- National Institute of Health
- Rosalind Franklin made a groundbreaking discovery into DNA, but died before she could receive a Nobel Prize.
- On April 16, the anniversary of her death, here’s a look back into Franklin’s fascinating yet overlooked life and achievements.
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If ever there was a case of someone who didn’t get the recognition she deserved, it’s Rosalind Franklin.
The British-born chemist, whose death anniversary is today, did pioneering work that led to the discovery of the structure of deoxyribonucleic acid, or DNA, the set of genetic instructions that tell cells how to carry out all of their normal activities.
James Watson, Francis Crick, and Maurice Wilkins won a Nobel Prize in 1962 for discovering DNA’s structure. However, Franklin died of cancer in 1958 before the prize was awarded.
Many say Franklin was wronged by her male colleagues, while others say this view may itself be an oversimplification.
Whatever the truth, it’s clear that Franklin’s accomplishments have been largely overlooked.
Franklin’s early life
The Rosalind Franklin Papers tell the fascinating story of Franklin’s life, work, and legacy.
Rosalind Elsie Franklin was born on July 25, 1920, in London, to Ellis Franklin, a partner at Keyser’s Bank, and his wife Muriel Franklin.
She was lucky enough to attend St. Paul’s Girls School, one of the few at the time that emphasized careers over homemaking. There, she showed a natural aptitude for science and languages.
In 1938, she enrolled in Newnham College, one of two women’s colleges at Cambridge University, where she studied physical chemistry. Her subsequent studies would be shaped by World War II.
Franklin graduated in 1941, and spent a year working in the laboratory of R. G. W. Norrish, a pioneer in the chemistry of light. The following year, she embarked on a PhD related to the war effort. She worked for the British Coal Utilisation Research Association, a nonprofit group promoting coal research, studying the microscopic structures of different coals and carbons.
After finishing her PhD, Franklin landed a job in the lab of French engineer Jacques Mering at the Laboratoire Central des Services Chimique de l’Etat in Paris. There, she learned how to image carbon-based compounds using a technique called X-ray crystallography – crystallizing proteins and other compounds and imaging them using X-rays – which she’d become an expert in.
In fact, her X-ray images would play a crucial role in the discovery of DNA’s structure.
‘Photograph 51’ and the structure of DNA
- SCIENCE SOURCE
Franklin went back to England in 1950 to pursue a fellowship in the lab of a biophysicist named John Randall at King’s College London.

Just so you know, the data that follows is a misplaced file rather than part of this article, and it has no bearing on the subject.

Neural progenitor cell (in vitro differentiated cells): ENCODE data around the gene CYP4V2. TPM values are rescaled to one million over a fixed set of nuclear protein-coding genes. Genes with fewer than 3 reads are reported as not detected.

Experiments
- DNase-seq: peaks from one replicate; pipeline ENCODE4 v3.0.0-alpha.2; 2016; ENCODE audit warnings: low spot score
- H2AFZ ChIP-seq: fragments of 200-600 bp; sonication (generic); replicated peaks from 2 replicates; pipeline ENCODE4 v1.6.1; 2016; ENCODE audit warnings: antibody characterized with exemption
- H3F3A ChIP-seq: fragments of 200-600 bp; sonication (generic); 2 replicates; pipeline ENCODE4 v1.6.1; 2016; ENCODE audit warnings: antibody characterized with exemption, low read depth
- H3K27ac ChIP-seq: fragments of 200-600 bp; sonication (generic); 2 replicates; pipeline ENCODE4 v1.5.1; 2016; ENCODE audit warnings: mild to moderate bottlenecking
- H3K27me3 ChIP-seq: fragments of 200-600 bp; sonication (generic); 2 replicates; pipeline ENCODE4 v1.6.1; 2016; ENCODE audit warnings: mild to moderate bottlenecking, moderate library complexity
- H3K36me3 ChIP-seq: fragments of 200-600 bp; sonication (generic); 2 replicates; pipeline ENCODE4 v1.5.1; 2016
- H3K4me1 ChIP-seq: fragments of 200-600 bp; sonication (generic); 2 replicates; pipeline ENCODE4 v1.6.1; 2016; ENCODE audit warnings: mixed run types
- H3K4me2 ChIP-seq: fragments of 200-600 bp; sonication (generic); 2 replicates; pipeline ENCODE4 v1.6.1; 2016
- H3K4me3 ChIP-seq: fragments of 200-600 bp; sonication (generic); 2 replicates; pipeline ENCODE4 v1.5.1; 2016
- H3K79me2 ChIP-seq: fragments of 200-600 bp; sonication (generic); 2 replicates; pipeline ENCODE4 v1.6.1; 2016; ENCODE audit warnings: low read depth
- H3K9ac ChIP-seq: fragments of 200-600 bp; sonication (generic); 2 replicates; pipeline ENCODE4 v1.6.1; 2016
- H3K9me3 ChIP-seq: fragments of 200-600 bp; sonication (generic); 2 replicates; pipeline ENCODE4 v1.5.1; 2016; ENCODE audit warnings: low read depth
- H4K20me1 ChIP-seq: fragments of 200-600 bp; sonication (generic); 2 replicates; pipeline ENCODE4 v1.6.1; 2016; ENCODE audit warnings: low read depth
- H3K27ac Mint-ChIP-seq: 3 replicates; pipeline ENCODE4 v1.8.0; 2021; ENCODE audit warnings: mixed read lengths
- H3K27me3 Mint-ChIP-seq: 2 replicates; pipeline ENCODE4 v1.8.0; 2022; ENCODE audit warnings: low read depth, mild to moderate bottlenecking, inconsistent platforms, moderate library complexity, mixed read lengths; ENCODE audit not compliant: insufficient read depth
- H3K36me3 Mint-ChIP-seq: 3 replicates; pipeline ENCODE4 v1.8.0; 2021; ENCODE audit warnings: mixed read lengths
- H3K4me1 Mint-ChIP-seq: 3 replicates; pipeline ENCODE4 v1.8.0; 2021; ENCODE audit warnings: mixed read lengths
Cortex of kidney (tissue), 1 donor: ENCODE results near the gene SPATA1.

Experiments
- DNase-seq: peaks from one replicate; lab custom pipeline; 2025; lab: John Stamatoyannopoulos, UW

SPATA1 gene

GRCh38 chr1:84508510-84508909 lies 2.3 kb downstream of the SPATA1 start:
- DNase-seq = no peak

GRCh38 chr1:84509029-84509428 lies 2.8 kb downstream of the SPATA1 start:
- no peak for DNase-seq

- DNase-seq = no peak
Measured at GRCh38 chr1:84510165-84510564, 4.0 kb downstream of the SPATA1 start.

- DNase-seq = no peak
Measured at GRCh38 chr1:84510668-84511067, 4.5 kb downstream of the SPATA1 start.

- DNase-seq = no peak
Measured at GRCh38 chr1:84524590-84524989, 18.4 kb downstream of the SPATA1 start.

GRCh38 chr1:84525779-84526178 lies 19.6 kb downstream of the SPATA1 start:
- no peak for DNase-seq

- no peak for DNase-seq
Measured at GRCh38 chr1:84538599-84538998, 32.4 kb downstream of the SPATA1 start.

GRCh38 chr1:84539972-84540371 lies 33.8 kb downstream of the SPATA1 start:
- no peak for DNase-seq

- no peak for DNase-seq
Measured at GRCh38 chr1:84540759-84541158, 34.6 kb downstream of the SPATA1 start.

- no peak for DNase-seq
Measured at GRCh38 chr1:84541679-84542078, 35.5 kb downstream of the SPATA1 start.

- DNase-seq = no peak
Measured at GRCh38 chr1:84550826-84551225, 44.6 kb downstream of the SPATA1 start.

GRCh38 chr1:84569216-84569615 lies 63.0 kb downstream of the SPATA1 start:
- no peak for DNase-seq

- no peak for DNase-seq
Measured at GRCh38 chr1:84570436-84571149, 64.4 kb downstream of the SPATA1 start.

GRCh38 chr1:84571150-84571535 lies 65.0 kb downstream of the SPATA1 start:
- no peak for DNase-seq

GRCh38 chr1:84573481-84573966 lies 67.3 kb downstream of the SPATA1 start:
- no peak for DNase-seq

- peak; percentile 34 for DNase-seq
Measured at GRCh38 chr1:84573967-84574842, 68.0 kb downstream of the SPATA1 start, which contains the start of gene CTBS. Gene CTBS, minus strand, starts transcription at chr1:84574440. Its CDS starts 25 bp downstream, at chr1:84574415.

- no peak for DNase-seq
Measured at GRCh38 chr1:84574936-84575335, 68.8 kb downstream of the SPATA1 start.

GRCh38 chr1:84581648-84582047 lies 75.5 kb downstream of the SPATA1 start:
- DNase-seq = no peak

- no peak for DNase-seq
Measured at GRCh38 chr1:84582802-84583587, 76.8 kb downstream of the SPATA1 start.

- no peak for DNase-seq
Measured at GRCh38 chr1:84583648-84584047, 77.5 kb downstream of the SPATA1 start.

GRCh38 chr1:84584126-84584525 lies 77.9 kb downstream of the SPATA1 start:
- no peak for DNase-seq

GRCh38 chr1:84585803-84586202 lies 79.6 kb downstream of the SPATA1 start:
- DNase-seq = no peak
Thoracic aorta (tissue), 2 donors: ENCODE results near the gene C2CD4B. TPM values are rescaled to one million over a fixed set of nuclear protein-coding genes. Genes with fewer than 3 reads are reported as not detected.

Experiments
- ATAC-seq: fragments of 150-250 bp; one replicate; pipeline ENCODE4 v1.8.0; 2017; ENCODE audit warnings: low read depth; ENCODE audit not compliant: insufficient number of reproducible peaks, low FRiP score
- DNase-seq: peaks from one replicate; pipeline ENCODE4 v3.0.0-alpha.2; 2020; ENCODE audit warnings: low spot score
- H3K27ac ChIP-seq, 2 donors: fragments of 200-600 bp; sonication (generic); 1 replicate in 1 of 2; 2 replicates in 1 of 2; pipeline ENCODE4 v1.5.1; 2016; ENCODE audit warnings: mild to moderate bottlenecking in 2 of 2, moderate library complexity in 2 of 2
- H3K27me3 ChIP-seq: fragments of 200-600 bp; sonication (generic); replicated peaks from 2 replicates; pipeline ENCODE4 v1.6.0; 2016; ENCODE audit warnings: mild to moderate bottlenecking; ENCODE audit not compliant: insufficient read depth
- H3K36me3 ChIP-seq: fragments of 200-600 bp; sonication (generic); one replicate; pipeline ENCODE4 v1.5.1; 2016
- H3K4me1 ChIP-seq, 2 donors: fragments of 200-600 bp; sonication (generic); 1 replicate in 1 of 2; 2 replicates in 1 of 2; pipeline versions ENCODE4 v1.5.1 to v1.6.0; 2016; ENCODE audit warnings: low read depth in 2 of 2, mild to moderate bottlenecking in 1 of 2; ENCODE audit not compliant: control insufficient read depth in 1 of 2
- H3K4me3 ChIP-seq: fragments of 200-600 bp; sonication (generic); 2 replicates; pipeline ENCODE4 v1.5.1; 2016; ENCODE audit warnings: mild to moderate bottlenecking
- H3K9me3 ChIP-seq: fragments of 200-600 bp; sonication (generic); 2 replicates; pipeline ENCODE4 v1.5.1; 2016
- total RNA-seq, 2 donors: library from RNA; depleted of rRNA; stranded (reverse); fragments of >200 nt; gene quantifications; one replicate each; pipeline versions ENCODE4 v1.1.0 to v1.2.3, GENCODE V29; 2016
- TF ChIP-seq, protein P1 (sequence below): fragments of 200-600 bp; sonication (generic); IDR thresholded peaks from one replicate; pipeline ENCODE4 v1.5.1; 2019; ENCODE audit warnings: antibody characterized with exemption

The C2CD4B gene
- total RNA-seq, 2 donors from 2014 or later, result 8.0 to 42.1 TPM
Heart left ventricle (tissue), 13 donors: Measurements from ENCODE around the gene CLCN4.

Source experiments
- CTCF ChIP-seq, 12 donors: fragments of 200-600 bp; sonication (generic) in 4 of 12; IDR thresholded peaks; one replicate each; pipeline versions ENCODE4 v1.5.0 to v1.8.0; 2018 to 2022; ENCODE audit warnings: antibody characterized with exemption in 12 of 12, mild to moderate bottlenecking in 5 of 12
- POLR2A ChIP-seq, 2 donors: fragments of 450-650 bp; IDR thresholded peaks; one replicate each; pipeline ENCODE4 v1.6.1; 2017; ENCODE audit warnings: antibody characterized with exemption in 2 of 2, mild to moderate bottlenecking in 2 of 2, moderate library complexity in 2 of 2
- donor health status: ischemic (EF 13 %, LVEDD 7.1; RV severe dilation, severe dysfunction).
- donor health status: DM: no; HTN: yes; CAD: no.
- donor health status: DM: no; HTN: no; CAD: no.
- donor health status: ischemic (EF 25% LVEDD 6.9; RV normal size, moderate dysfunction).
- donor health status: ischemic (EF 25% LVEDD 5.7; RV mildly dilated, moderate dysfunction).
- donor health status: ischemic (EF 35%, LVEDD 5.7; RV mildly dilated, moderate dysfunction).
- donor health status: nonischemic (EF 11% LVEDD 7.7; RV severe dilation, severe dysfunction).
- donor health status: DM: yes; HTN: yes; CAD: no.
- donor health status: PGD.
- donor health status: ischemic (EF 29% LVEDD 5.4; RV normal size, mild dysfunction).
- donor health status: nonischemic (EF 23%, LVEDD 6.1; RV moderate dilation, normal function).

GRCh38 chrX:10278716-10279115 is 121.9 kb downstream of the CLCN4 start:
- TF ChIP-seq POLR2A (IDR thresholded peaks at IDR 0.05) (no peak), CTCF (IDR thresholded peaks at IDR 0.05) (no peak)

Though Randall originally wanted her to build up the lab’s work on crystallizing and imaging proteins, Maurice Wilkins, the assistant lab chief, suggested that she work on DNA.
Wilkins was planning to work together with Franklin, but a misunderstanding turned their relationship sour.
Instead, Franklin worked with graduate student Raymond Gosling to take X-ray images of DNA. They discovered two forms of DNA, a “wet” form and a “dry” form. The wet form appeared to have a helix-shaped structure, like a spiral staircase, but the dry form didn’t, so Franklin spent a year trying to discover which structure was correct.
Meanwhile, the British biologist Francis Crick and American biologist James Watson were developing a theoretical model of DNA at the University of Camridge’s Cavendish Laboratory. In January 1953 Wilkins showed them one of Franklin’s X-ray images of DNA, now known simply as “Photograph 51,” as well as a summary of unpublished research which she had submitted to the Medical Research Council.
Watson and Crick published the structure of DNA that April in the journal Nature. They never told Franklin they had seen her photograph, but Crick later admitted she was only a few steps away from figuring it out.
Franklin and Gosling published X-ray findings in the same issue of the same journal, but the credit went to Watson, Crick, and Wilkins.
An unfair portrayal
Franklin ended up transferring to work in the lab of J. D. Bernal at Birkbeck College, where she studied the structure of plant viruses, especially tobacco mosaic virus (TMV) and polio virus. She made detailed X-ray images of the viruses, and her work was recognized by the Royal Institution in 1956.
That same year, she was diagnosed with ovarian cancer. She underwent a number of surgeries and other treatments, but the treatments only worked temporarily, and she died on April 16, 1958, at the age of 37.
Watson published his memoir, “The Double Helix,” in 1968, depicting Franklin (whom he referred to derogatorily as “Rosy,” a nickname she hated) as bad-tempered and incompetent. In fact, many reviewers (including Crick and Wilkins) thought the portrayal was unfair.
“[If] ever there was a woman who was mistreated, it was Rosalind Franklin, and she didn’t get the notice that she should have gotten for her work on DNA,” said Ava Helen Pauling, wife of famous scientist Linus Pauling, said in an interview with Lee Herzenberg in 1977.
While Franklin’s life may have been tragically cut short, her contributions to our understanding of DNA and viruses live on.
This article was originally written by Tanya Lewis.